Next job - produce sorting at the grocery store.
Three lousy cents per item sorted, and dodgy collision detection makes it real easy to drop them (and consequently get Donald angry), but at least this doesn't dock your pay. I got $1.44 for two minutes, not enough to buy anything.
The last job available is luggage sorting at the airport.
It's a losing battle against the conveyor belt, but nevertheless earned me $2.34, making it the most lucrative job of the set. With my savings, I bought a slide.
|Your playground sucks, Donald.
After that, I just grinded out another $40+ bucks working four eight-minute shifts at the airport and bought everything.
|The completed playground.
GAB rating: Average, but only regarding edutainment value to small children. Who, let's face it, aren't likely to be impressed by the Commodore 64 any longer. Anyone older than the target demographic is certain to find this too easy, unsubstantial, and boring.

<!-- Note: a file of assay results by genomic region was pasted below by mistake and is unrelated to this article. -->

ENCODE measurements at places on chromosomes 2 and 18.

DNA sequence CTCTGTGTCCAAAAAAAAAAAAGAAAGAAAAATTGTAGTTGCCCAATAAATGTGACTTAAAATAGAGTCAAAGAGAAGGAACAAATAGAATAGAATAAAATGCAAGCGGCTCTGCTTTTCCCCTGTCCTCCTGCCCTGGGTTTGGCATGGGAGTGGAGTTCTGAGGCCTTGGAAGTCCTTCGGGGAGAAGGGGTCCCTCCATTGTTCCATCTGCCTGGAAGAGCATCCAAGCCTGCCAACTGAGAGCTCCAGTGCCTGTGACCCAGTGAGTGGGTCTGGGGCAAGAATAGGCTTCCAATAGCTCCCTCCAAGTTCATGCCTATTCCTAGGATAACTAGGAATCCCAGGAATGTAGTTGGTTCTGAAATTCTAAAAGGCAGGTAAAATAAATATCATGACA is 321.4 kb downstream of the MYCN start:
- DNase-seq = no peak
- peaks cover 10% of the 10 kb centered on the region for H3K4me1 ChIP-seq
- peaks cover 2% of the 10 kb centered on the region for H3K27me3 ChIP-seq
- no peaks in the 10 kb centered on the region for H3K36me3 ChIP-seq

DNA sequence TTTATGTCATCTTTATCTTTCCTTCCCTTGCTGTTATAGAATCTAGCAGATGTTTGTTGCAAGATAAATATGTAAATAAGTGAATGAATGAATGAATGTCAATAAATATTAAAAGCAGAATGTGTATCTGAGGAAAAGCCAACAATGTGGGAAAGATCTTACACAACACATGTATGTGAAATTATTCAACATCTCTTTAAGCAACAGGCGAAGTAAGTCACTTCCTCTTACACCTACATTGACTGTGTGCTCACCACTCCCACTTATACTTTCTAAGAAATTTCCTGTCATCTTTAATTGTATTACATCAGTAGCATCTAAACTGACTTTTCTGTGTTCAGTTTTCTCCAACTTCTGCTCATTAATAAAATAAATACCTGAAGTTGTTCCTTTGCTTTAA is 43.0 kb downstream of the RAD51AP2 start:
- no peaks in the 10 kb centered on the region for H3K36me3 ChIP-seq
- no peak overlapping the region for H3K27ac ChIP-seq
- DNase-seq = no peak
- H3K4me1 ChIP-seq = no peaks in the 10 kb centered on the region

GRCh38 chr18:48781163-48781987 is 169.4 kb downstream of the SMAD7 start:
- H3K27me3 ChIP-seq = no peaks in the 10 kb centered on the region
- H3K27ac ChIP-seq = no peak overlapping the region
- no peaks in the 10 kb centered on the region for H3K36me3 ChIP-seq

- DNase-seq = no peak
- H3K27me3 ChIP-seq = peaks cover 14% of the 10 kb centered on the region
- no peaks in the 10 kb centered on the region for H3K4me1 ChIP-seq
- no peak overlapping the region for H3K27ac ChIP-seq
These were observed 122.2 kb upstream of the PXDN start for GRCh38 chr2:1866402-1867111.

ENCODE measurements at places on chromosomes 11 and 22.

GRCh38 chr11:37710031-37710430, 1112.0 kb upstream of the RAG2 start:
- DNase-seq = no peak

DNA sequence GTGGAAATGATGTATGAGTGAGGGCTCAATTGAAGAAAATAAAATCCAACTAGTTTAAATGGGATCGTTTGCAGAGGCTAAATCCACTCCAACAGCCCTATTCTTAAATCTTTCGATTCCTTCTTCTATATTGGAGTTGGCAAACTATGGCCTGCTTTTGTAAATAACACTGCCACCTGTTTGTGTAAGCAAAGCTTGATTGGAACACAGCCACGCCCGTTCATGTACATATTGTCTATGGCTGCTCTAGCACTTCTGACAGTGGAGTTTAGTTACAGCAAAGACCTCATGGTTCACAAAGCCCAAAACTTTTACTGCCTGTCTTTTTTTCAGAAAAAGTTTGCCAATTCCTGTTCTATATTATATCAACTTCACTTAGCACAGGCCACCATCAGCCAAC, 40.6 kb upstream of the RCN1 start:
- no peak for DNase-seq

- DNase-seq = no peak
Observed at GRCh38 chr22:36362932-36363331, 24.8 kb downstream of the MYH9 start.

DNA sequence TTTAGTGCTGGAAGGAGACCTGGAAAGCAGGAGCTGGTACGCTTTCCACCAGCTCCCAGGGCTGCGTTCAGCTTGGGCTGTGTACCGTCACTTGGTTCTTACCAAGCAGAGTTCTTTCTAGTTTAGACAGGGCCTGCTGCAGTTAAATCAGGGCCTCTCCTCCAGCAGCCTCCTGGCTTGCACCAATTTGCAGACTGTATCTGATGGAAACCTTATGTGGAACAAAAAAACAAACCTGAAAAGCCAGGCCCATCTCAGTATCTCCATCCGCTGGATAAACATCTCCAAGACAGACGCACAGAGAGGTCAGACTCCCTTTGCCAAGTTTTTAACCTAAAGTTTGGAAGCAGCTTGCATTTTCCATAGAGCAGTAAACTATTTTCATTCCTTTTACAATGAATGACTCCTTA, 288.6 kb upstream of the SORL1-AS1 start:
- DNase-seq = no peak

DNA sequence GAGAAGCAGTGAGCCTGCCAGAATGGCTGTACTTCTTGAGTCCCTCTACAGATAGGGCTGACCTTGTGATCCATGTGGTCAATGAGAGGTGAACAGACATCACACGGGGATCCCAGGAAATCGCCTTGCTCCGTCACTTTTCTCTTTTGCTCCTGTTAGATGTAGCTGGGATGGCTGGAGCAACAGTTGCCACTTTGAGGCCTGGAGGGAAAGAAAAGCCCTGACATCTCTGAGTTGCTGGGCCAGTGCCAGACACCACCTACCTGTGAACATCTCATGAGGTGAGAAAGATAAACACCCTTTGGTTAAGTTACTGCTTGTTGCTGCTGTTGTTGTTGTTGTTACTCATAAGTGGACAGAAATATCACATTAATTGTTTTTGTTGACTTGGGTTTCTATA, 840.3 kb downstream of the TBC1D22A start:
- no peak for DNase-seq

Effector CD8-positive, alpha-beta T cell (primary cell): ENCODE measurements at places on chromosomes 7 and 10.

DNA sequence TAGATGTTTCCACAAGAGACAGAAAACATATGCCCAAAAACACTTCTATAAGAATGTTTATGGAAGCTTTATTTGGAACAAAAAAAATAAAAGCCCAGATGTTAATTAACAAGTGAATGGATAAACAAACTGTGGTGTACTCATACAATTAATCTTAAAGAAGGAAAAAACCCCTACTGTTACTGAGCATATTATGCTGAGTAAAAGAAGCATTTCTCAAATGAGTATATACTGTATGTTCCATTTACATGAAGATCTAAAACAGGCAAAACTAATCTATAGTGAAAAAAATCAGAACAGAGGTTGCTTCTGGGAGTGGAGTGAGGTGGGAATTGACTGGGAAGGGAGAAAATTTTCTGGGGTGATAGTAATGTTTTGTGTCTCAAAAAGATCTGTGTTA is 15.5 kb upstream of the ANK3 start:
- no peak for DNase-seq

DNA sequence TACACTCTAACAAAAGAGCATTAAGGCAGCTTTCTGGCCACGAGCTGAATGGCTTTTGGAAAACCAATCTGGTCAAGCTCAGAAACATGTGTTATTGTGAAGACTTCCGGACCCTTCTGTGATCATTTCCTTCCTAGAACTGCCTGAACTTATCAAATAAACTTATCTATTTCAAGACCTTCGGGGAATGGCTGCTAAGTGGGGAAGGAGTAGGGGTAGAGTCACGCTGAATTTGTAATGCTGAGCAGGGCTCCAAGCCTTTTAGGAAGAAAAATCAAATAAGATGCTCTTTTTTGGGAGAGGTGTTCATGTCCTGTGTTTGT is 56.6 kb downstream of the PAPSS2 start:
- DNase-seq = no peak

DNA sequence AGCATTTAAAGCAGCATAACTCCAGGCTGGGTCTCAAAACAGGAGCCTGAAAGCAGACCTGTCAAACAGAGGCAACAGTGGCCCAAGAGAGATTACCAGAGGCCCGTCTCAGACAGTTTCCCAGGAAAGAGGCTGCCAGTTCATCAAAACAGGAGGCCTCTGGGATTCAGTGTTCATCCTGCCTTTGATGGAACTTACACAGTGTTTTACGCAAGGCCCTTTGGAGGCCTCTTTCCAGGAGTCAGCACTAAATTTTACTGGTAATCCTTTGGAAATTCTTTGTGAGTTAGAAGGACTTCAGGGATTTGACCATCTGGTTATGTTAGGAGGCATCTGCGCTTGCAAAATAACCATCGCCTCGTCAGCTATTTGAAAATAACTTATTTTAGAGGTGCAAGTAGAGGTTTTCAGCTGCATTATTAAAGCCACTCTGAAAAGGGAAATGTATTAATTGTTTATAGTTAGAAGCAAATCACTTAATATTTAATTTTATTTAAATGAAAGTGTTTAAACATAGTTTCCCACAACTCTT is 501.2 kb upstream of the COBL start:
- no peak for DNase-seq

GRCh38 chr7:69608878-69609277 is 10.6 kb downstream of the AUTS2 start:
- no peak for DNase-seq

What about the AGI version? It's no simple port, and I don't expect I'll ever have another reason to play it, so I went ahead and played through, mainly for that sense of AGI-engine completionism.
|Diegetic difficulty selection
|There's a in-game prologue this time, which showis off the multi-screen Duckburg.
In retrospect, I should not have picked advanced mode, as this makes most of the games unplayable unless you are emulating a slow computer. Case in point,
|This train never stops or slows down!
|Duckburg's commercial street
|Walking around Minnie's shop, King's Quest-style
|Stuff is a lot cheaper than C64's advanced difficulty
|The park entrance. Look both ways before crossing!
|The playground got a big, multi-screen upgrade, but isn't rearrange-able now.
|Produce-catching is also too fast and I suck at it.
|The toy store is nearly impossible on advanced mode. And it keeps giving me toys with no place to put!
|The coolest new addition - a rocket ship slide!
Bottom line - less playable minigames, but the reward for playing them is cooler.